PUB-2018-OTA

Orthorhombic Ti2O3: A Polymorph-Dependent Narrow-Bandgap Ferromagnetic Oxide

"Yangyang Li, Yakui Weng, Xinmao Yin, Xiaojiang Yu, S. R. Sarath Kumar, Nimer Wehbe, Haijun Wu, Husam N. Alshareef, Stephen J. Pennycook, Mark B. H. Breese,  Jingsheng Chen, Shuai Dong, and Tom Wu"Orthorhombic Ti2O3: A Polymorph-Dependent  Narrow-Bandgap Ferromagnetic Oxide
​​Adv. Funct. Mater., DOI: 10.1002/adfm.201705657​
Yangyang Li, Yakui Weng, Xinmao Yin, Xiaojiang Yu, S. R. Sarath Kumar, Nimer Wehbe, Haijun Wu, Husam N. Alshareef, Stephen J. Pennycook, Mark B. H. Breese, Jingsheng Chen, Shuai Dong, and Tom Wu
ferromagnetic oxides, first-principles calculations, narrow bandgaps, orthorhombic, Ti2O3
2018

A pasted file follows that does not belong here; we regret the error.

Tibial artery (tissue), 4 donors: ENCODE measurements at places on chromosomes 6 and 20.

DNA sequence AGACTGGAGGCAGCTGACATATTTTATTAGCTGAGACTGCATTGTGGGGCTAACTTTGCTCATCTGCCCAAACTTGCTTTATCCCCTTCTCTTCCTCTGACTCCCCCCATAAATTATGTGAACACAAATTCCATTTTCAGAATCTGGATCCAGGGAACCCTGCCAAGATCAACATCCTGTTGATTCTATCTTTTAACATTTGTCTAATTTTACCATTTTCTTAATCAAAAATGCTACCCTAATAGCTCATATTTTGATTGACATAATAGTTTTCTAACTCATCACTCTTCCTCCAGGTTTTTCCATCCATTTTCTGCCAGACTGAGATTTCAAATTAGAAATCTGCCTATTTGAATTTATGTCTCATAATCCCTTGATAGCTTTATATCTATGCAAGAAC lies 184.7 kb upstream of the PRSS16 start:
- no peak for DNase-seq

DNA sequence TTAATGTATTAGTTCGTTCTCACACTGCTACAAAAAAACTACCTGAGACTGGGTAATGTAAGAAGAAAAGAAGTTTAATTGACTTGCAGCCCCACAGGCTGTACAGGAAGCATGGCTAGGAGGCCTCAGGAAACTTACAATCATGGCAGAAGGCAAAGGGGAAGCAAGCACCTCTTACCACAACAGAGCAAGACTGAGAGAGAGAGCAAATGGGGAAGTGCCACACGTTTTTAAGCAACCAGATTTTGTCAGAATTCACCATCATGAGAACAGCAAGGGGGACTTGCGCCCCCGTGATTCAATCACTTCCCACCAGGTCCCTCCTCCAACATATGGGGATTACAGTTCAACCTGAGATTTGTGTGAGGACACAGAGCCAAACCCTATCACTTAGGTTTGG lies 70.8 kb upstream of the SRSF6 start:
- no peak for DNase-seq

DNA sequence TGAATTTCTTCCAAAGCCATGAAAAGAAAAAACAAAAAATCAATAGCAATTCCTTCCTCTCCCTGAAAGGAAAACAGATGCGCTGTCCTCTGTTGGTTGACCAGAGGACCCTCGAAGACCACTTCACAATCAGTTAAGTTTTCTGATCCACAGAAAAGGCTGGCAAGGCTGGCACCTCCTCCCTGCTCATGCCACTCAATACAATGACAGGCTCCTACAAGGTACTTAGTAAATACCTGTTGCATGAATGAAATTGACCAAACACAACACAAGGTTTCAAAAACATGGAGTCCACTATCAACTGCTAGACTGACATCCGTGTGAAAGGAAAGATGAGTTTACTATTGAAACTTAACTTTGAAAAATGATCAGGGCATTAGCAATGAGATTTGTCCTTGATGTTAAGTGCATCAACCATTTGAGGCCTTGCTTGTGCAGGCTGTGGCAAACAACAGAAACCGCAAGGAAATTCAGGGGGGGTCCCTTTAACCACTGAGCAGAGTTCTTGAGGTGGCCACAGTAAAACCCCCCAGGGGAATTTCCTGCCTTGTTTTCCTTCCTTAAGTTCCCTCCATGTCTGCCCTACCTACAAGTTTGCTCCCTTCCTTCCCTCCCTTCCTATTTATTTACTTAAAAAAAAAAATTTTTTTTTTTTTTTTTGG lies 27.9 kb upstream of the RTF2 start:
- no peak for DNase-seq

​Magnetic semiconductors are highly sought in spintronics, which allow not only the control of charge carriers like in traditional electronics, but also the control of spin states. However, almost all known magnetic semiconductors are featured with bandgaps larger than 1 eV, which limits their applications in long-wavelength regimes. In this work, the discovery of orthorhombic-structured Ti2O3 films is reported as a unique narrow-bandgap (≈0.1 eV) ferromagnetic oxide semiconductor. In contrast, the well-known corundum-structured Ti2O3 polymorph has an antiferromagnetic ground state. This comprehensive study on epitaxial Ti2O3 thin films reveals strong correlations between structure, electrical, and magnetic properties. The new orthorhombic Ti2O3 polymorph is found to be n-type with a very high electron concentration, while the bulk-type trigonal-structured Ti2O3 is p-type. More interestingly, in contrast to the antiferromagnetic ground state of trigonal bulk Ti2O3, unexpected ferromagnetism with a transition temperature well above room temperature is observed in the orthorhombic Ti2O3, which is confirmed by X-ray magnetic circular dichroism measurements. Using first-principles calculations, the ferromagnetism is attributed to a particular type of oxygen vacancies in the orthorhombic Ti2O3. The room-temperature ferromagnetism observed in orthorhombic-structured Ti2O3, demonstrates a new route toward controlling magnetism in epitaxial oxide films through selective stabilization of polymorph phases.